OPINION: Australia's step back on climate change
The government's new direction on climate change could have disastrous effects, says Tony Mohr.
EARLY IN SEPTEMBER, BUSHFIRES broke out in Sydney’s west. That is, less than a fortnight after the end of winter, temperatures over 30 degrees led to the kind of conditions we have come to expect in the height of summer.
Ask not when we are going to see the effects of climate change. It is already here. In light of that, however, Australia’s laws to help tackle global warming are working.
Australia’s climate laws are more than simply a price on carbon pollution. They are a series of laws that, in combination, intend to set Australia on the path to cutting pollution quickly and effectively.
The Clean Energy Finance Corporation, or CEFC, is a ‘green bank’ investing billions in exciting new technology. It has already funded numerous ventures in renewable electricity. It is expected to help create nearly 30,000 jobs in the world’s next boom industry by 2030.
Effects of clean energy
Since the laws kicked in on 1 July last year, electricity pollution has fallen by 12 million tonnes – the equivalent of taking 2 ½ million cars off the road. Clean energy has grown to 12 per cent of electricity production, which is modest by world standards but increasing steadily.
More than a million Australian homes have rooftop solar panels, up from just a few thousand five years earlier.
And, funnily enough, the national economy has kept ticking over without a blip.
The national price on carbon pollution is, however, the centrepiece. It is the tool that will let us cut pollution by levels that we will need to sustain our life support systems in the future.
The price makes polluters pay for permits that allow them to pollute. The more we want to cut pollution, the more those permits cost, creating an incentive for a cleaner, smarter economy.
Today, however, Australia stands at a crossroads.
The new government has made no secret of its intention to comprehensively tear up all of the progress we have made on climate change.
In fact, it has already started the process. In its first week in office the new government told the Climate Commission, the body that gives the public information about the problem of climate change and potential solutions, to close its operations. It has also made moves to shut down the Climate Change Authority, which advises the government on targets to cut emissions, and the CEFC.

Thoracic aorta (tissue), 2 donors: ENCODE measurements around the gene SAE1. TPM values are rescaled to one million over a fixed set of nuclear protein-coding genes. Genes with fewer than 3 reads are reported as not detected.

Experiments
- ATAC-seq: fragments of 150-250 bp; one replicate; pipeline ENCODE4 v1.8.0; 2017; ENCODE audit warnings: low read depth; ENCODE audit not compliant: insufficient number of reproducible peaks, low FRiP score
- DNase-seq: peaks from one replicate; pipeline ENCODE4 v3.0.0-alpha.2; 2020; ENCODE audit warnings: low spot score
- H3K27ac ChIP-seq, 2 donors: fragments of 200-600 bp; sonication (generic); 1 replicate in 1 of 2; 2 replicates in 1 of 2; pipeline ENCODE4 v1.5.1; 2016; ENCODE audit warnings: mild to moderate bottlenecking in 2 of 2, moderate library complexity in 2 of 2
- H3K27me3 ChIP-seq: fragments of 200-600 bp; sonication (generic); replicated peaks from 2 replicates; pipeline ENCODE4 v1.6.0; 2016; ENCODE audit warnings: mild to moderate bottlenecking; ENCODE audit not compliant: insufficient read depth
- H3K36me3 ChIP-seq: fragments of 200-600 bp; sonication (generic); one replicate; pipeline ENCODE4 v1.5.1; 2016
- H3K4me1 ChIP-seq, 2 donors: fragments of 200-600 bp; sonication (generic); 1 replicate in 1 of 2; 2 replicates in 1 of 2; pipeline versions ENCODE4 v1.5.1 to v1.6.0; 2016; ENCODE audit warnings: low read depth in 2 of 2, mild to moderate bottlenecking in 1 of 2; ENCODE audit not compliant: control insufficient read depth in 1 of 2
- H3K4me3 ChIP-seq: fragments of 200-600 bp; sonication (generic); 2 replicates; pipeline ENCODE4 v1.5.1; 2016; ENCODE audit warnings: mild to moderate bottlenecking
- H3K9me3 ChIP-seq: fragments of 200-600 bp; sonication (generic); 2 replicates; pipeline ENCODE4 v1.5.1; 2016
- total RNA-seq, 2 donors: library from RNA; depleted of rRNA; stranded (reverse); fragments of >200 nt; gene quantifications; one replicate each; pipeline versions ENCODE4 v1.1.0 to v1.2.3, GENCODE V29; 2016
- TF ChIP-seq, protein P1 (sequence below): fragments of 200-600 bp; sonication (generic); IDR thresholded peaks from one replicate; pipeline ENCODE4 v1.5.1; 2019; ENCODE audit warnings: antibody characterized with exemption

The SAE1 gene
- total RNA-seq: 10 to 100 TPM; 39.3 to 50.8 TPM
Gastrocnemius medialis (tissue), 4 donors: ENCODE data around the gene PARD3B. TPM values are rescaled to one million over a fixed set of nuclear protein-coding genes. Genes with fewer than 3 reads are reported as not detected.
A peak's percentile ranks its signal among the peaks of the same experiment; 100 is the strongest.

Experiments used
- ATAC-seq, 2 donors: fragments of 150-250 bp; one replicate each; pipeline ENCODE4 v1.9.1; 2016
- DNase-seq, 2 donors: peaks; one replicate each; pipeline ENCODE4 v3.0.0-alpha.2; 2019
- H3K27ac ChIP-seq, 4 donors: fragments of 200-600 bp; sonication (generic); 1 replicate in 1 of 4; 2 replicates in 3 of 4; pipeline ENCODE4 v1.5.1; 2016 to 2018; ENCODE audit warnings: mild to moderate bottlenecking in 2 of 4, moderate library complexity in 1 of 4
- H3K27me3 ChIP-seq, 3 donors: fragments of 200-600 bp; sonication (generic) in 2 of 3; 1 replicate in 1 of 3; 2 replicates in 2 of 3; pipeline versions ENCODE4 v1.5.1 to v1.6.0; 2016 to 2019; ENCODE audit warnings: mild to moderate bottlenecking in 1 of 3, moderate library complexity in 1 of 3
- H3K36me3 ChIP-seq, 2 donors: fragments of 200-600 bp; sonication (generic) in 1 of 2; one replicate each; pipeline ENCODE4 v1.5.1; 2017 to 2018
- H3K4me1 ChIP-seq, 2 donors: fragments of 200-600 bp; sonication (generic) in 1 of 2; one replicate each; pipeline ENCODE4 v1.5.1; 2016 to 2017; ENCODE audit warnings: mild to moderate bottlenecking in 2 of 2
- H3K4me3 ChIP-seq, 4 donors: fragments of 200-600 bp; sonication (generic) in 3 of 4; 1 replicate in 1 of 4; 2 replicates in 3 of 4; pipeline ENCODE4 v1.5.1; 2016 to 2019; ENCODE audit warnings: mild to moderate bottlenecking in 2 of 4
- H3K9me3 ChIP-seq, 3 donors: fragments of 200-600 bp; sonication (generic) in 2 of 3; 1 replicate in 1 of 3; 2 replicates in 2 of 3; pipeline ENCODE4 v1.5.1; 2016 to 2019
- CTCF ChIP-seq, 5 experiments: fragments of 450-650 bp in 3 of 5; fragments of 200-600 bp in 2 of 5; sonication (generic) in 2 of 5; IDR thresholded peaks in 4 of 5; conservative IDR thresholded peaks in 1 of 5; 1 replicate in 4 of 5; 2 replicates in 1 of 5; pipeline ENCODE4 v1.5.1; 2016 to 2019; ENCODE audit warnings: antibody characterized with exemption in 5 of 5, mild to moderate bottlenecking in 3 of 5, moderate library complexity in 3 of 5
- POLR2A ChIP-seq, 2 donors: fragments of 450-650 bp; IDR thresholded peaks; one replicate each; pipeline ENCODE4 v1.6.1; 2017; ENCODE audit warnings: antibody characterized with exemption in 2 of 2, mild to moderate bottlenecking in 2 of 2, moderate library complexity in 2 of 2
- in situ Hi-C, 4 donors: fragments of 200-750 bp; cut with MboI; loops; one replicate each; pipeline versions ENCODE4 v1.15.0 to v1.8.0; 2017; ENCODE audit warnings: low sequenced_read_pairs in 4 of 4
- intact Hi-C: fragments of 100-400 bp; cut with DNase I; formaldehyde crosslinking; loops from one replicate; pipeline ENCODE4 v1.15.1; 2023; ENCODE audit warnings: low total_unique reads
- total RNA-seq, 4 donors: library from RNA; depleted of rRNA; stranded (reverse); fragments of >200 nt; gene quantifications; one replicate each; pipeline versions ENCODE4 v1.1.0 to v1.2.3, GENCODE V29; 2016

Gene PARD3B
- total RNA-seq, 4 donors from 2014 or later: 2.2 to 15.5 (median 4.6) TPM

Australia's climate future
The new government’s alternate plans? Well, it’s hard to say, because there have been very few precise announcements. But here is what we do know.
The government proposes replacing the price on pollution with ‘direct action’ on climate change. Rather than a market mechanism that makes polluting companies pay for their emissions, ‘direct action’ uses taxpayers’ money to create a fund that’s capped at $2.55 billion over four years. The fund is used to pay polluting companies to reduce emissions, but it is capped, so if the program turns out to be more expensive than planned, Australia will not meet its international targets to cut pollution.
Research conducted by the Climate Institute and WWF Australia suggests ‘direct action’ is likely to lead to a nine per cent increase in pollution by 2020, not the 5 to 25 per cent cut Australia has committed to through the United Nations process.
While the carbon price requires polluters to cut their pollution or pay for it, ‘direct action’ gives money to businesses that choose to pollute less.
Global warming is not some remote, abstract threat. It is here, today, creating the conditions that cause bushfires in September.
If our leaders are serious about stopping what is already a dangerous trend, they need to have serious policies. Scrapping a price on carbon pollution and the CEFC in favour of a volunteer grants program is a step in the wrong direction.
Tony Mohr is the Australian Conservation Foundation’s climate change program manager.
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